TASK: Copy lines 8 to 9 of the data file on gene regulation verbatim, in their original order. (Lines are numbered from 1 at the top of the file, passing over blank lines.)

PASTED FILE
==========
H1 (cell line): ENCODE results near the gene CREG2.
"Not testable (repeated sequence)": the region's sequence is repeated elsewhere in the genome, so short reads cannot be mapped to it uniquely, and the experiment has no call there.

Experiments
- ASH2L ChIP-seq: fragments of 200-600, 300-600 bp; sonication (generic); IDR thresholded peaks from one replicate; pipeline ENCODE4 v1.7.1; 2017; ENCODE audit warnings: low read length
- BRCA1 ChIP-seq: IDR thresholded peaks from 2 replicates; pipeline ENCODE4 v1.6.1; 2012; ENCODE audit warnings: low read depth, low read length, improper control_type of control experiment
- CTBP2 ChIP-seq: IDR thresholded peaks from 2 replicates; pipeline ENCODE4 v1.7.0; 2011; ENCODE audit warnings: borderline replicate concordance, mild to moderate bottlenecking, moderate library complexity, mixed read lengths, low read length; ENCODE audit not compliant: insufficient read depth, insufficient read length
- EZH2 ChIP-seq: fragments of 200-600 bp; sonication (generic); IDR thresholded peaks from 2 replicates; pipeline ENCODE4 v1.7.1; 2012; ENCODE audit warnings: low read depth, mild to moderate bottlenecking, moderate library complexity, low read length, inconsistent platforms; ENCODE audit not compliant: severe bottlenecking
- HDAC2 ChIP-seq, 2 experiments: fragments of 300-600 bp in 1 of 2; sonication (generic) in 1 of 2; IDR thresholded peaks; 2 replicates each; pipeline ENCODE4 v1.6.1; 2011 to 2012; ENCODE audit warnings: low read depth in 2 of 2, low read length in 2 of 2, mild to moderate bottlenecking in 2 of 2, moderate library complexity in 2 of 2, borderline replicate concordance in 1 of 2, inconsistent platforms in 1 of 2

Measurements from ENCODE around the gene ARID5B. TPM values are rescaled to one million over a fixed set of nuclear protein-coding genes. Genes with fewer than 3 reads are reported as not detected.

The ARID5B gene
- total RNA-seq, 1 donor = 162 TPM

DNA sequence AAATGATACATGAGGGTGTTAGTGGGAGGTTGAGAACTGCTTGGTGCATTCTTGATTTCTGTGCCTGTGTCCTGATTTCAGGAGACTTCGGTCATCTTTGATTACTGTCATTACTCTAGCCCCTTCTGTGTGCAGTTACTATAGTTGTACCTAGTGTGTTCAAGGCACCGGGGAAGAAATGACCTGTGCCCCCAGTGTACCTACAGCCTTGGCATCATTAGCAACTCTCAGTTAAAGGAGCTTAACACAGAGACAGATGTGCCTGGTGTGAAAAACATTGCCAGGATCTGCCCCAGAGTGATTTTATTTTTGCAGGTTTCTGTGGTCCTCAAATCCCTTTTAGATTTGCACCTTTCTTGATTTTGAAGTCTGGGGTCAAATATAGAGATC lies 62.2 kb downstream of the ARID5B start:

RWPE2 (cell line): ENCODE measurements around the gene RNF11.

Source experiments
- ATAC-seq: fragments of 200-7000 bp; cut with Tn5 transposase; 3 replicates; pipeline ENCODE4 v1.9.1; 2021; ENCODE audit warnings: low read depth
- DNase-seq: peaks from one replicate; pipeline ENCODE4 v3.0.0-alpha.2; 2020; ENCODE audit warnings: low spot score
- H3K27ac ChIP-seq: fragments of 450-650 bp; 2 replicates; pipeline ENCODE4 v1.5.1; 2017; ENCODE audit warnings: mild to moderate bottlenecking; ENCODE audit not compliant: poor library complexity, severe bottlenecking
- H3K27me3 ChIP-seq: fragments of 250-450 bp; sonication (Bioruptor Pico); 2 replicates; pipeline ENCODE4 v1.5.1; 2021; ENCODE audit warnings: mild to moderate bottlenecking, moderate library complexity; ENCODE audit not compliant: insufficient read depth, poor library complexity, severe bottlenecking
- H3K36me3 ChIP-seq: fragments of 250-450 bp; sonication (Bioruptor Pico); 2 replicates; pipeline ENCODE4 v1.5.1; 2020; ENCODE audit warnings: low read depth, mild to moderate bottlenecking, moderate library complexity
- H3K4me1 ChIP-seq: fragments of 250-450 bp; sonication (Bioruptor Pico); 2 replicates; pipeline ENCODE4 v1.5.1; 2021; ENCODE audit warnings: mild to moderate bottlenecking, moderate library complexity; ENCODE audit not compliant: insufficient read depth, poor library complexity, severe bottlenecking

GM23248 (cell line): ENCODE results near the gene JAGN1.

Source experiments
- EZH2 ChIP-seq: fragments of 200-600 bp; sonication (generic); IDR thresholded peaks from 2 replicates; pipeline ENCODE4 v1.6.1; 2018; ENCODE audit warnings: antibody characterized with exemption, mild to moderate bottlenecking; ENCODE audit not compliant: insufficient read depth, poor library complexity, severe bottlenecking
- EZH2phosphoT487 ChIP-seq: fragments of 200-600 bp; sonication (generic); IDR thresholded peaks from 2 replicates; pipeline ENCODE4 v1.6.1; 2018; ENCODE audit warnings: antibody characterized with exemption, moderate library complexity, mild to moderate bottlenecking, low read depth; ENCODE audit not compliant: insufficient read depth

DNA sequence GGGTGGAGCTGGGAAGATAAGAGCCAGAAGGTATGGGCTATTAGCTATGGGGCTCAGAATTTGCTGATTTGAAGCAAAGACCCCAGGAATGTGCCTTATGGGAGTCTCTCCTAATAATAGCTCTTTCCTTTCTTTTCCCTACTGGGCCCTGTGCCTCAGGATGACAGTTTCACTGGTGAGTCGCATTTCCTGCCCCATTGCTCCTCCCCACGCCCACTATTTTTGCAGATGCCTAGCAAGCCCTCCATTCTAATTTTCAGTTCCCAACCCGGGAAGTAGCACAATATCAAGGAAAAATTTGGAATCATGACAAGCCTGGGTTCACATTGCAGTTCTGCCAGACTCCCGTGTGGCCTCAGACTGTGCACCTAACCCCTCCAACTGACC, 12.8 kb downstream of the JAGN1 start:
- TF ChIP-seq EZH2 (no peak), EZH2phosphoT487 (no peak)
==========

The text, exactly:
- HDAC2 ChIP-seq, 2 experiments: fragments of 300-600 bp in 1 of 2; sonication (generic) in 1 of 2; IDR thresholded peaks; 2 replicates each; pipeline ENCODE4 v1.6.1; 2011 to 2012; ENCODE audit warnings: low read depth in 2 of 2, low read length in 2 of 2, mild to moderate bottlenecking in 2 of 2, moderate library complexity in 2 of 2, borderline replicate concordance in 1 of 2, inconsistent platforms in 1 of 2

Measurements from ENCODE around the gene ARID5B. TPM values are rescaled to one million over a fixed set of nuclear protein-coding genes. Genes with fewer than 3 reads are reported as not detected.